In my many tastings and travels I have observed almost the entire range of emotions and opinions regarding the perfect age of a Single Malt. Comments like ”I never drink anything younger than 15 years old” and ”for me 18 years is the perfect age” discount completely the possibility that a younger or older dram can not only be worth trying but might just be earth shattering in expanding perceptions and pallets.
There are such a large number of “ingredients” that go into making a Single Malt what it is once it hits the bottle. Barley strains, water, still shapes, weather, barrels, humidity, skill of the distillers, cooperage of the barrel, warehousing, filtering, coloring……..and on and on. it is all of these things and more that I believe make Single Malt Whisky the most diverse spirit available on the planet today. How you could throw in all of those variables and end up with one perfect age for all Single Malts is a mystery to me.
As far as I’m concerned it’s all about balance and for me even an extremely youthful malt can still be well balanced. “No you can’t be serious gimme more peat I don’t want balance I want PEAT I demand to spontaneously combust every time I take a sip SMOKEY, PEATY YES YES YES”. I’m sorry but this is where some Islay soaked Single Malt lovers and I depart company when it comes to amazing malt. Don’t get me wrong I love a good peaty dram…wow they can just be mind blowing especially when they are lovingly balanced. Take a massively tannic red wine which depending on the quality of the fruit can be carefully cellared for years to allow the balance to be obtained as the tannins slowly fade into the background. Single Malt on the other hand is set in stone once taken from the barrel and locked away in the bottle. So once bottled either a Single Malt is balanced or it is not.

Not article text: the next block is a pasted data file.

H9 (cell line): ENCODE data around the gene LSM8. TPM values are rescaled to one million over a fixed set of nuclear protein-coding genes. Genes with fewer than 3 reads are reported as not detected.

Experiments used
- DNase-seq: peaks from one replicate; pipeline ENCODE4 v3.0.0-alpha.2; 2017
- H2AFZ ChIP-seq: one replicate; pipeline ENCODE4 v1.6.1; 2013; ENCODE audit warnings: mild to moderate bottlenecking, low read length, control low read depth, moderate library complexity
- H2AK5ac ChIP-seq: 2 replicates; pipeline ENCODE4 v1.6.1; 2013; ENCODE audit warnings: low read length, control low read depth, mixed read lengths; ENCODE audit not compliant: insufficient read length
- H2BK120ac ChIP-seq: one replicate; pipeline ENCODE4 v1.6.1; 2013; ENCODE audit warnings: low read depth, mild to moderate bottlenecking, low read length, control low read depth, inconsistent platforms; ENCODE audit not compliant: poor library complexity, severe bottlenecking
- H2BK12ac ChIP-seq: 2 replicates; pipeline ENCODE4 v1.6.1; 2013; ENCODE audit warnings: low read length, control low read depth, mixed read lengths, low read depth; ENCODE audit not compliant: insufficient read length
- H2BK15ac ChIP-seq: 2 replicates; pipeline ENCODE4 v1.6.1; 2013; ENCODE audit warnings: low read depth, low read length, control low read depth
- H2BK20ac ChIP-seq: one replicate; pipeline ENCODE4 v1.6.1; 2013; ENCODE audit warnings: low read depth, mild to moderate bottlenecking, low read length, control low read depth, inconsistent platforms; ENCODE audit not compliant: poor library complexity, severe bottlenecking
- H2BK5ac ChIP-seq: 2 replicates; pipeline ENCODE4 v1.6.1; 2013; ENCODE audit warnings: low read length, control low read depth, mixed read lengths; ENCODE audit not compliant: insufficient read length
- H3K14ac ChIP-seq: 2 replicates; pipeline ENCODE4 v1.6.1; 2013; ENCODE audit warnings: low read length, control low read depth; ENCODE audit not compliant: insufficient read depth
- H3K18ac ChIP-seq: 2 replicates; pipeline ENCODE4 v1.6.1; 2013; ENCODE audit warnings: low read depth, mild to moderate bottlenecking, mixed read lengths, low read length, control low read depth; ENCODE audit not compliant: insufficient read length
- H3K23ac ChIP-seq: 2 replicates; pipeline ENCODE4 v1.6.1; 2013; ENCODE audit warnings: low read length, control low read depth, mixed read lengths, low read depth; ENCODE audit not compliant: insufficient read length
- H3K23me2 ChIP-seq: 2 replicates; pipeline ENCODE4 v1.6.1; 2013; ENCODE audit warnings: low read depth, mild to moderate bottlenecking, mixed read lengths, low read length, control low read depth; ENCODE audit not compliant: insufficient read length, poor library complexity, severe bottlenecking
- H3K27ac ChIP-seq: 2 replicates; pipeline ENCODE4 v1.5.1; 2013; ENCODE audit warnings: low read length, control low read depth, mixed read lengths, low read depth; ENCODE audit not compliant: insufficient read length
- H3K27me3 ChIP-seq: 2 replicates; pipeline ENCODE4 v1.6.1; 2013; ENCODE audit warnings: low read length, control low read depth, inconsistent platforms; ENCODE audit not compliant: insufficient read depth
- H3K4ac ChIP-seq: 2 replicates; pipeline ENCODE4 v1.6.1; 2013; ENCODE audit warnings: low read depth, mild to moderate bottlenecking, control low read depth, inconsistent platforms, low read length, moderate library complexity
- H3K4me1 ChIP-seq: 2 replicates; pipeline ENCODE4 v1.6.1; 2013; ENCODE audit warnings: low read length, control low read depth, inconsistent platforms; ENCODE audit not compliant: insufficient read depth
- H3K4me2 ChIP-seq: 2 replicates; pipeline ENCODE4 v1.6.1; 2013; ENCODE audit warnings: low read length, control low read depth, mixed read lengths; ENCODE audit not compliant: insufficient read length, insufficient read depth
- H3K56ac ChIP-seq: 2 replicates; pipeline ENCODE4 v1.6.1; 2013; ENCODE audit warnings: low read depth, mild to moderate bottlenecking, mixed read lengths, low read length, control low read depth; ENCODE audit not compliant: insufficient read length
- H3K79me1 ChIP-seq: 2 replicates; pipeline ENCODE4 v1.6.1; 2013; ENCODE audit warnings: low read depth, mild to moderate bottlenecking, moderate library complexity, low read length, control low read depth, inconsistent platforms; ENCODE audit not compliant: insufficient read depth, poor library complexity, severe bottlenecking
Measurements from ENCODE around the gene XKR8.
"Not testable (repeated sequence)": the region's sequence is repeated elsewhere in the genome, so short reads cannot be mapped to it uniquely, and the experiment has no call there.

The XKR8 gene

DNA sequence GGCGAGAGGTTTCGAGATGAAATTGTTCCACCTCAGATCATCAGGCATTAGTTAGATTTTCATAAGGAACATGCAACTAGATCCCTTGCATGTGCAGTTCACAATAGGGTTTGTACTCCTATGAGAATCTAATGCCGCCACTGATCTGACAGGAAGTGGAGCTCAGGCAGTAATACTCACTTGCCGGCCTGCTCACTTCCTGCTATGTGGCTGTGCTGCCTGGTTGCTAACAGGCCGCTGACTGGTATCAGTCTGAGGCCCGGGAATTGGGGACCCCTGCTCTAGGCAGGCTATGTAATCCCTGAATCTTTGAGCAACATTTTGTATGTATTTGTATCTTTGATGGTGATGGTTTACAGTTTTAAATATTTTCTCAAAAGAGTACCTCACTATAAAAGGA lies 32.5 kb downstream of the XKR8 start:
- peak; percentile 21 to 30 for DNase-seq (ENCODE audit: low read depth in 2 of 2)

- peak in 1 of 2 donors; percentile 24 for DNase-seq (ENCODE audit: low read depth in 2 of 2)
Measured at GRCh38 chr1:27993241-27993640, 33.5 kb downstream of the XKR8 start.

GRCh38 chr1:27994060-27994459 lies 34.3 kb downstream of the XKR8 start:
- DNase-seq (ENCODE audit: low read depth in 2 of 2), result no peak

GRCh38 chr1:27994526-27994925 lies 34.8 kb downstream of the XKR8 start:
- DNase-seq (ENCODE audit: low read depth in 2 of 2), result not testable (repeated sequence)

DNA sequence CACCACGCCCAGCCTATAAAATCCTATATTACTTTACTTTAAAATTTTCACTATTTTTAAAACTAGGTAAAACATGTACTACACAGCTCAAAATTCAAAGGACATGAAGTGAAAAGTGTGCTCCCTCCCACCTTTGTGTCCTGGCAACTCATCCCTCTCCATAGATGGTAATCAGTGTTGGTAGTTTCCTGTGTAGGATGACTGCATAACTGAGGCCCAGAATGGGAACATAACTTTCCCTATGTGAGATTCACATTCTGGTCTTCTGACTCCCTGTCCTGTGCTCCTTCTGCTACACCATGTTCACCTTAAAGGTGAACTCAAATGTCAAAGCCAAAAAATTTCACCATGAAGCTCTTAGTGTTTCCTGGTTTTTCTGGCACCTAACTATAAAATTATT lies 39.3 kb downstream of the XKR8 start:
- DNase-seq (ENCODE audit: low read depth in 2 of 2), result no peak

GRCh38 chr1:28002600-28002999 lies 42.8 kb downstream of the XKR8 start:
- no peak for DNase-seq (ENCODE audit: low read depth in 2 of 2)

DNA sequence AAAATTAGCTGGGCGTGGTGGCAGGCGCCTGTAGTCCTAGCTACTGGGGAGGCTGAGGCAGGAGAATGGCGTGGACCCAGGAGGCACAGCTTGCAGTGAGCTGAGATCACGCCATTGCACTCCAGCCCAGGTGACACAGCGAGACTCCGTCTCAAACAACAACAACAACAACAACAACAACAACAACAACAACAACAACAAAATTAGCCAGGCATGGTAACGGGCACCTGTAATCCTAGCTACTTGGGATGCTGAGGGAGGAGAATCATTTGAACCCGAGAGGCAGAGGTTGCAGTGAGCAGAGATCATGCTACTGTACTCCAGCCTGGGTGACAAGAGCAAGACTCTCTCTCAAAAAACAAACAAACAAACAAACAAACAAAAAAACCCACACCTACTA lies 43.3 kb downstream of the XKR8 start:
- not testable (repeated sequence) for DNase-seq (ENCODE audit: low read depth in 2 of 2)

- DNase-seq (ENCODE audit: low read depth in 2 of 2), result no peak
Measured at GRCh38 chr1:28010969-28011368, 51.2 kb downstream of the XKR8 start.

So where does that leave us with Single Malts that hit 20, 30, 40 or 50 years and beyond? Having tasted some amazing older whiskies I can say that for me some can be absolutely stunning but for everyone that is there seems to be many that fall short especially when considering the hefty price tag. Old Single Malt by its very definition has to be a lot more expensive. Take 2% or more a year of “Angels Share” and then the cost of warehousing a barrel for so many years and it doesn’t leave you with much malt to get a return on your investment. Any given commodity is realistically worth what the market will bear so while personally I don’t see the differential in value between an amazing 20 or 30 year old ranging from several hundred to over a thousand to a 50 year old that commands 10’s of thousands but obviously some consumers do.
The real killer for an older malt is how much barrel influence it gets. When the barrel dominates, the fruit withers and finally dies leaving a dry and dusty carcase. Why someone would want to pay top dollar for something that died a long time ago is any one’s guess.
However when a Malt can retain lovely layers of youthful spirit and fruit over such a long time the depth of complexity that can be obtained from the extended time in barrel is absolutely mind blowing and can be the pinnacle Single Malt experience for any enthusiast. So if you are eager to delve into the land of old malts here are some tips:
Independent bottling of single cask older whiskies will keep your wallet much happier than a distillery bottling. Current independent bottlers available in Alberta include A.D. Rattray, Gordon & MacPhail, Murray Mc David, Signatory and . Adelphi has been available in the past and there are most likely still bottles out there if you hunt around.
Do some homework, talk to the sales staff at your local store or better yet go to some whisky tastings that include older drams and make up your own mind but at some point I hope you all get to taste one of those rare and amazing old barrels that produces a magical balance. It is a dram to savor and one that is definitely becoming an endangered species.
Men’s Domain note: This guest article is from Jonathan Bray , who writes a blog on whisky and other alcohol related subjects. Be sure to check out his blog at Purple Valley